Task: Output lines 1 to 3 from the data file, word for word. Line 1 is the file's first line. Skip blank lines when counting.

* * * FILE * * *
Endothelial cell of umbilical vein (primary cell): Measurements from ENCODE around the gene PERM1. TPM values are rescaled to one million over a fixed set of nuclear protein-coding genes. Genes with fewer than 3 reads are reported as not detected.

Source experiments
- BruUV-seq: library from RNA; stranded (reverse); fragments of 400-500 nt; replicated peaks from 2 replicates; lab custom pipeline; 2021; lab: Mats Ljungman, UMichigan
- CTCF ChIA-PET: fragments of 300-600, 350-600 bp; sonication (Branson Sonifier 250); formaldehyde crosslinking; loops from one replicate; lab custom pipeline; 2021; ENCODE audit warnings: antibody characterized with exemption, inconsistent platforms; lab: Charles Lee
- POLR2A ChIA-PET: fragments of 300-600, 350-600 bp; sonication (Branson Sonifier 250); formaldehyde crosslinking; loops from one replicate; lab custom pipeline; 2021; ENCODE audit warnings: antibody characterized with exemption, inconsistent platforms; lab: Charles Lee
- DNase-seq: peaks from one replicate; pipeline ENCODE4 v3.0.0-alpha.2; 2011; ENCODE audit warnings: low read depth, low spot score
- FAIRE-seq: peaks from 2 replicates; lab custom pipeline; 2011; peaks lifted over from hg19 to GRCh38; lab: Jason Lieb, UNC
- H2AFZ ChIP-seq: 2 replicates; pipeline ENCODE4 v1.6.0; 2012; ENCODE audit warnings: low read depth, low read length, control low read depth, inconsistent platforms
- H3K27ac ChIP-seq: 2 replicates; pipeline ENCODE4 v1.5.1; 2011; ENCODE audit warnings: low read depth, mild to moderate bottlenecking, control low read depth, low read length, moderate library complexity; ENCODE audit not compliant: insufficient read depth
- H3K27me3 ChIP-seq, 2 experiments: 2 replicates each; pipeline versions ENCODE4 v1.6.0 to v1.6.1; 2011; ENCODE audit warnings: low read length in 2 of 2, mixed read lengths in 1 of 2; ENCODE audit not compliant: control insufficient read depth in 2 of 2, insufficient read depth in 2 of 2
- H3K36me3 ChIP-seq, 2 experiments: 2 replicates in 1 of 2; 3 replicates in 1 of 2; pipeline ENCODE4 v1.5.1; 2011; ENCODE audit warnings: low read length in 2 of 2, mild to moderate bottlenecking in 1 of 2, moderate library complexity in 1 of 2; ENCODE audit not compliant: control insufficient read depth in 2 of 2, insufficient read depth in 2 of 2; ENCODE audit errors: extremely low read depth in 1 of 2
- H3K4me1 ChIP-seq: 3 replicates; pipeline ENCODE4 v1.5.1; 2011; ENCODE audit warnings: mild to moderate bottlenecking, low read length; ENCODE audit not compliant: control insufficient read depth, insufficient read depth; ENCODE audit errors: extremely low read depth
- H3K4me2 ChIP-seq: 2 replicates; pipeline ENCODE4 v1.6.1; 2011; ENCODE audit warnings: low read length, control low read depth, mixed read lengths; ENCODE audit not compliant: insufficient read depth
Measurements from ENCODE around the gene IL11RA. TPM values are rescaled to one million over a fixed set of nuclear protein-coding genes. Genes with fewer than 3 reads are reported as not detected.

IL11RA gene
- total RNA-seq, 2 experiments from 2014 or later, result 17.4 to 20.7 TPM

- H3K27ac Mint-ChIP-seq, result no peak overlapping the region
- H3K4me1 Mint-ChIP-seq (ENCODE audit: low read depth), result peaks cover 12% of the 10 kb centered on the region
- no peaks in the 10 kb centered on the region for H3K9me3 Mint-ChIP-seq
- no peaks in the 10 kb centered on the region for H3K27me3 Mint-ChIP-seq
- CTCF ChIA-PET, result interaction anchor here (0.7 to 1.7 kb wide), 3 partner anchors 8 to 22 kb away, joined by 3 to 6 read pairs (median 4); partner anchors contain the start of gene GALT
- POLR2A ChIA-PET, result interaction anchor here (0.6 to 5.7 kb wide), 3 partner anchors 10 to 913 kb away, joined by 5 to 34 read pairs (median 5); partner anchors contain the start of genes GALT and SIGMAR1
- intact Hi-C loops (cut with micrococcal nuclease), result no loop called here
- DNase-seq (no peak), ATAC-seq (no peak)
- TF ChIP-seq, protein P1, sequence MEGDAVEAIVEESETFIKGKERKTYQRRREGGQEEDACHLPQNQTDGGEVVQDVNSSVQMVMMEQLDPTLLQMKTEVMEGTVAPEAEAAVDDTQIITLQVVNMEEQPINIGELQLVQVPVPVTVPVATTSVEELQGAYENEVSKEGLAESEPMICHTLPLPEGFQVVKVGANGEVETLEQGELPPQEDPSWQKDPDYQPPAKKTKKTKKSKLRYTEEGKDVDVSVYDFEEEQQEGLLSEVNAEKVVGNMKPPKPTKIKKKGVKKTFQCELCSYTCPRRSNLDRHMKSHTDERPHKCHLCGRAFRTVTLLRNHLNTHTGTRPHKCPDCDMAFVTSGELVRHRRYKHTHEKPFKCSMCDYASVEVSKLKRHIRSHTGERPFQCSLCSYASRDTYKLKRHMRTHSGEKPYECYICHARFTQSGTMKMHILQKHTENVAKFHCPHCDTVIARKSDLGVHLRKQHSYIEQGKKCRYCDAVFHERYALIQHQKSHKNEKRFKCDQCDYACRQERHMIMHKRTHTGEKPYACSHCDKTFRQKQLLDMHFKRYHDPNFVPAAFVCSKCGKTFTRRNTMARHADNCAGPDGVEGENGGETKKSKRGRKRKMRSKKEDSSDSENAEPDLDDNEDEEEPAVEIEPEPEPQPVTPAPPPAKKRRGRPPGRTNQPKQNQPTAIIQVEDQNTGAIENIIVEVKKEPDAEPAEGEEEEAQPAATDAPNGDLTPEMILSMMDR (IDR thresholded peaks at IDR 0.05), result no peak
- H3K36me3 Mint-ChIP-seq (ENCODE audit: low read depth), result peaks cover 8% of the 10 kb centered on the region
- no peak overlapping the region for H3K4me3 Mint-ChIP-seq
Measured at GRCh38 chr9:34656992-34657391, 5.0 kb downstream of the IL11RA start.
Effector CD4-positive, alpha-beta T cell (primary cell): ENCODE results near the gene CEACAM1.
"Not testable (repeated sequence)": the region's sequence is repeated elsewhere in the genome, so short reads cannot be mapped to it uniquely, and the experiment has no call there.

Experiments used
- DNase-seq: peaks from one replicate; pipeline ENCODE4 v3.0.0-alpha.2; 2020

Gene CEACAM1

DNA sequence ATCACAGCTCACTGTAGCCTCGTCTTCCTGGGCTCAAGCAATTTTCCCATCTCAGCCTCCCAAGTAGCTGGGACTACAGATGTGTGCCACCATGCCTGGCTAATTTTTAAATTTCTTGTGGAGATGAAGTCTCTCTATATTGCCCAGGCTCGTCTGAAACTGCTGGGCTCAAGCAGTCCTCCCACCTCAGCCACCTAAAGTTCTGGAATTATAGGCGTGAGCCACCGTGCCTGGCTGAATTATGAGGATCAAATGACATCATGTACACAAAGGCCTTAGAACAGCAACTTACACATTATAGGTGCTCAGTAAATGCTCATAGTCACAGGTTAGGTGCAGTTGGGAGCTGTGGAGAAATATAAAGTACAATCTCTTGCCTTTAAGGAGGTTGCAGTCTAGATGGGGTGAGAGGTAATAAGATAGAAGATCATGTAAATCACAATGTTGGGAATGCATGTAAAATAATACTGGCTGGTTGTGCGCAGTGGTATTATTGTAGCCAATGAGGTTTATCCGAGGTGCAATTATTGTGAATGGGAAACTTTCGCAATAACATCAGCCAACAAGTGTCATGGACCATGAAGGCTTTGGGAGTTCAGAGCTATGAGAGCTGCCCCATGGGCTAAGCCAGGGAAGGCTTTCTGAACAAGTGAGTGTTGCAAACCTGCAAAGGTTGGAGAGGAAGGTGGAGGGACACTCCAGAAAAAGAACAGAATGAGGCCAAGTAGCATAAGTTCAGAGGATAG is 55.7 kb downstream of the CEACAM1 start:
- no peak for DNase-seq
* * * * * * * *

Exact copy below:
Endothelial cell of umbilical vein (primary cell): Measurements from ENCODE around the gene PERM1. TPM values are rescaled to one million over a fixed set of nuclear protein-coding genes. Genes with fewer than 3 reads are reported as not detected.

Source experiments
- BruUV-seq: library from RNA; stranded (reverse); fragments of 400-500 nt; replicated peaks from 2 replicates; lab custom pipeline; 2021; lab: Mats Ljungman, UMichigan